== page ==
Staring at Your Face on Zoom Is a Particular Kind of Psychological Torture—Here’s Why

Photo: Stocksy/Simon
Every weekday morning at 9:59 a.m., the exact same scene replays in my bedroom: I open Zoom for my first meeting of the day and wait for my video to turn on. As soon as it does, I find myself thinking: "Oh wow, that's what I look like?" I spend the next 30 minutes forced to stare at my face and acknowledge that I have enlarged pores, errant chin hairs, and weird discoloration on my complexion (like, you know, any other human with skin). Over the course of the day, this scene gets repeated during meetings, Zoom happy hours, and digital first dates—and my list of gripes about myself gets longer. It's a weird, unnatural phenomenon, and one that likely will continue for the weeks and months ahead as COVID-19 keeps many of working from home.

"When we see ourselves on video screens, face on, it tends to make us more self conscious about how we look to ourselves and others," says Vivian Diller, PhD, a clinical psychologist in New York City. In IRL conversations, we obviously don't typically see our faces, and we don't have the opportunity to pick ourselves apart. Compound this new online-only reality with the fact that our usual skin-care and makeup routines have become abbreviated and the overwhelming cultural acceptance of a filtered reality—due to social media's glimmers of perfection—and it's no wonder that the Zoom reflection is taking a toll.

While there hasn't been specific research surrounding video chats, there have been studies examining how people felt about themselves after looking in a mirror. One study had 50 "healthy young adults" stare in a mirror in low lighting, and after a minute, 66 percent of them reported seeing "huge deformations" in their faces. One. minute. Most Zooms ring up to 30 (if not more).

"You think, 'I'm not going out, so I'm not going to care as much,' but in reality you don't stare in a mirror all day like you do now," says Ben Holber, co-founder of teledermatology platform Apostrophe. He notes that the site has seen a 60 to 70 percent increase in new patients, and attributes at least some of it to the fact that people are spending more time analyzing their own skin on video calls. Naturally, this is worrisome to professionals who see body dysmorphia regularly display itself in the quest for "perfect skin".

Because, with the advent of Instagram filters and Photoshopped perfection, many of us have been conditioned to expect more than what is inherently skin deep from our online personas. Even on Zoom with the push of a button, you can "touch up my appearance," which ever-so-subtly cues up the expectation that what is real is not good enough. "I think this experience is going to to be a highly condensed version of reality that's been going on over the last couple of years with filters and social media and Instagram, but it's going to happen at an accelerated rate because people are going to be looking at themselves more," says New York City dermatologist Shereene Idriss, MD.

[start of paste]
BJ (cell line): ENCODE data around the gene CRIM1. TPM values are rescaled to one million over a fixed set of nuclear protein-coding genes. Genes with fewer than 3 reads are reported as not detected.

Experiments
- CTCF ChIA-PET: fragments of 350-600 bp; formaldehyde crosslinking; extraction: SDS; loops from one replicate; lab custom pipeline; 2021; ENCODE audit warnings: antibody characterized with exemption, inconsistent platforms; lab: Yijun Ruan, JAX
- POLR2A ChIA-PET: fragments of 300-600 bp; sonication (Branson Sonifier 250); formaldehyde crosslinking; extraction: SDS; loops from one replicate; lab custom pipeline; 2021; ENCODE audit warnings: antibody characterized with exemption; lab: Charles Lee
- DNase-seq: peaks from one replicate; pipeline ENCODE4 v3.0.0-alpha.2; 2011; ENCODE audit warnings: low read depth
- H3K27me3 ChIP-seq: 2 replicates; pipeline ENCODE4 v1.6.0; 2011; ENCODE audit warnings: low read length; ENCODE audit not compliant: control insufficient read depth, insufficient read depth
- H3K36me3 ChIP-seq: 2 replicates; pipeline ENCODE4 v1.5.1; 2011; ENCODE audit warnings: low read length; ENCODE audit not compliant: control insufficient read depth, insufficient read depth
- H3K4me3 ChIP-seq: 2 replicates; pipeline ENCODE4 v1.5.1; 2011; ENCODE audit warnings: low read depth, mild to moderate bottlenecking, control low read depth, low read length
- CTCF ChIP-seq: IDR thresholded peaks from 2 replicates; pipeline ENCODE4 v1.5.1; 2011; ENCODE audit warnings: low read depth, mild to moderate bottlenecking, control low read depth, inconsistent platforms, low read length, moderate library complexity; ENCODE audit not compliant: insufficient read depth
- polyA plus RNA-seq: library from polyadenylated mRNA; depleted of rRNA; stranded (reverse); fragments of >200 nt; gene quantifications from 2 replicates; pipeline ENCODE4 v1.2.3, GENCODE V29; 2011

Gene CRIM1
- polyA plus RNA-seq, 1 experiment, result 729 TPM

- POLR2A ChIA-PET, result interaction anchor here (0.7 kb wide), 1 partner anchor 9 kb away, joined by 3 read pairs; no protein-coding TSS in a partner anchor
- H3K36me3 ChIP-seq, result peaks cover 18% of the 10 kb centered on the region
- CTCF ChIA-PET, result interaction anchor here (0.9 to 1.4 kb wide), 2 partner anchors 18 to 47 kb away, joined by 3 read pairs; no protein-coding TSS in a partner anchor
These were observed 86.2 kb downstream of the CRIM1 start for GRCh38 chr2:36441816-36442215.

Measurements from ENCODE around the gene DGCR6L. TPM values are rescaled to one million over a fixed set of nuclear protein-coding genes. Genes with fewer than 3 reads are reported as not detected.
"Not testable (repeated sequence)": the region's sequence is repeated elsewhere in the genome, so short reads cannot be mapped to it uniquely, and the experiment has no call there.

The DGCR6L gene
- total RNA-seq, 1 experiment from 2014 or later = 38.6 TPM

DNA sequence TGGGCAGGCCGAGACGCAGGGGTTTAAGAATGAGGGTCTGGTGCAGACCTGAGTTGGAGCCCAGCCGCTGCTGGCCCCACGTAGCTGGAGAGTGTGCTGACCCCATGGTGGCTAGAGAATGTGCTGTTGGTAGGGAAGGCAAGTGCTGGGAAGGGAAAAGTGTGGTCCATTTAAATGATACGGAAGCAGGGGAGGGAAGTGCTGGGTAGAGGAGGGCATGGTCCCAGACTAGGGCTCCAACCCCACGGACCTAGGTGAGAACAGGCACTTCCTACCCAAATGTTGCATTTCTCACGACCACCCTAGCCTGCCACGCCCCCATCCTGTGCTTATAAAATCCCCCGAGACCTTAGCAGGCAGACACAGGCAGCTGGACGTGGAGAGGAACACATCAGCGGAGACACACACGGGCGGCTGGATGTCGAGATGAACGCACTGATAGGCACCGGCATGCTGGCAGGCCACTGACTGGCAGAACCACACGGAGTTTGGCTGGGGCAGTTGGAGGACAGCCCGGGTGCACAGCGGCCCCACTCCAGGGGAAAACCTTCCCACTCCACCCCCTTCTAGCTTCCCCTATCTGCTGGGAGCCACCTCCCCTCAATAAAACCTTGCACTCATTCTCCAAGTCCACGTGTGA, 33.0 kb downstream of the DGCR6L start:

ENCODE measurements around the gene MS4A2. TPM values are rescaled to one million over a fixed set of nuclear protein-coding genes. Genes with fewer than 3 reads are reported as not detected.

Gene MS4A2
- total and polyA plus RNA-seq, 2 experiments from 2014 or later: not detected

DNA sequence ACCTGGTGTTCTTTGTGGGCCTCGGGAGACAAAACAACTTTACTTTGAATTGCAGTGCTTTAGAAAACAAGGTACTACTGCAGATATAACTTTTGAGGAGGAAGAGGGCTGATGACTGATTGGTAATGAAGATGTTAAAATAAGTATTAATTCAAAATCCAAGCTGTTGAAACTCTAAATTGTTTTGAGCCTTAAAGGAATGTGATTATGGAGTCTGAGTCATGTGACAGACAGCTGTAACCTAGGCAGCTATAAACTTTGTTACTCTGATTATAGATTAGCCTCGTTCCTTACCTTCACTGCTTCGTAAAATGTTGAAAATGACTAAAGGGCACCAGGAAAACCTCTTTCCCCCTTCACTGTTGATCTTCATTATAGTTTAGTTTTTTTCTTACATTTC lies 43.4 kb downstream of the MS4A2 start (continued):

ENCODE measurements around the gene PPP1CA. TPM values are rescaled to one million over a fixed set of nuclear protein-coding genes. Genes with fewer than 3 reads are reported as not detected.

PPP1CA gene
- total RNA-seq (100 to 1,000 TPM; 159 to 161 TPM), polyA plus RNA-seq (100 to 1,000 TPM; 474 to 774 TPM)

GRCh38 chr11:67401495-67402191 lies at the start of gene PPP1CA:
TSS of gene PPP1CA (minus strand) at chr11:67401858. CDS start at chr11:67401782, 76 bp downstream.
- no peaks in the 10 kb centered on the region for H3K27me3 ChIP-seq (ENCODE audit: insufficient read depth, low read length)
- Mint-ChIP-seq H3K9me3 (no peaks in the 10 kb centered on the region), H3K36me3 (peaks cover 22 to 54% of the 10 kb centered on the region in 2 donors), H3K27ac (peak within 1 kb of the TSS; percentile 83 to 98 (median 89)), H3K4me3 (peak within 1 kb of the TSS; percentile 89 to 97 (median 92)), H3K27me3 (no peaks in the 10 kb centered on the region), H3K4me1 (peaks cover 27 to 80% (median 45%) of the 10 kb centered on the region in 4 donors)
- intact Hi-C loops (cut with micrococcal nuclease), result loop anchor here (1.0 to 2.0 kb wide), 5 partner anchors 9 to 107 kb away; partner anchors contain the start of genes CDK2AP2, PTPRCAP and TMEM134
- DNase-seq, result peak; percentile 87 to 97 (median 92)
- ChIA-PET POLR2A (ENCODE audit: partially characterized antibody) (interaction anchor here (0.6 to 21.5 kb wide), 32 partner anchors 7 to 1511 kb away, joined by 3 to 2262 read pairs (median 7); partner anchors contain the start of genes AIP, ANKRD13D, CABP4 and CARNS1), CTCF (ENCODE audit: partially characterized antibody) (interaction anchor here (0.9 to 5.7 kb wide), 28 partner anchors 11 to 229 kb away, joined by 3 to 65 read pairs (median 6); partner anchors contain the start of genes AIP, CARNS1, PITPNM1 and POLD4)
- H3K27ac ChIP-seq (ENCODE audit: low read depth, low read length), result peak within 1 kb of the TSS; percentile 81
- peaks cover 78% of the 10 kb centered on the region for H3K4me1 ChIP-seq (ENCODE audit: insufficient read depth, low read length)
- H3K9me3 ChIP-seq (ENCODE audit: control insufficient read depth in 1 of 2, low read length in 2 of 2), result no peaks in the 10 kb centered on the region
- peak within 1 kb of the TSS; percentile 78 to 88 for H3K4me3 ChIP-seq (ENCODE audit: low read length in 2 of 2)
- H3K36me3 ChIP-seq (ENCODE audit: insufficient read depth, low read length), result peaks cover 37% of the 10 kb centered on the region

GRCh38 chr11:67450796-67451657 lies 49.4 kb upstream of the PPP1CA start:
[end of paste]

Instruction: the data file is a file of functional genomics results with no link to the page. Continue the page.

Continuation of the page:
Though the Zoom filter is a whisper-quiet manifestation of Instagram filters, the ramifications are still legit. A 2016 study of 144 girls, aged 14 to 18, found that exposure to "manipulated" photos—in other words: pictures where women had been retouched and re-shaped—directly led to lower body image. Because of this, Dr. Idriss worries that when quarantine is over, people will immediately  rush to their dermatologists for skin treatments that they may not have considered before spending months in front of a video screen. 

Of course, the flip side holds true as well. Dr. Diller explains that there's "no harm" in wanting to look good on your Zoom call and doing things to help improve your self-perception, like opting for nice lighting and positioning your camera properly can help you feel like you look your best. "It's really no different than the pleasure we get from wearing makeup, styling our hair or donning a new outfit when we were all going about our lives before COVID-19," she says. "Looking good makes us feel good."

And so, as we stare down potentially months more of the extended WFH situation: A few more tips from pros to help navigate the new reality. First up: Keep it in perspective. "This is a good time to look at the larger picture than the one that shows up on our phones," says Dr. Diller. It's not a comforting truth, but being stressed about Zoom right now is an admittedly privileged problem to have (but one that I know I'm personally still dealing with, nonetheless).

Second, you can turn your reflection off. Part of the reason that it's there is to help you know how much to emote during the weird phenomenon that is a video conversation. Because most of us are trained to blankly stare at screens for hours on end, the reflection is mainly there to give you feedback about how interested (or not, perhaps!) you are in any given video conversation; however, it isn't totally necessary. If looking at yourself over time is something that trips you up, right click on your tile, and hide your reflection.

Third, in the name of self love, instead of picking at your flaws the next time you're stuck on an hour-long camera conference, challenge yourself to find something you actually like about your appearance—even if it's just "I still have two eyebrows" or "my lips are naturally a pretty nice color." Reminding yourself of your virtues and assets can retrain your brain away from negative thinking and reinforce self-esteem. And if all else fails? In the same way we used to joke that every meeting could have been an email, remember that every Zoom call can be a phone call, too.

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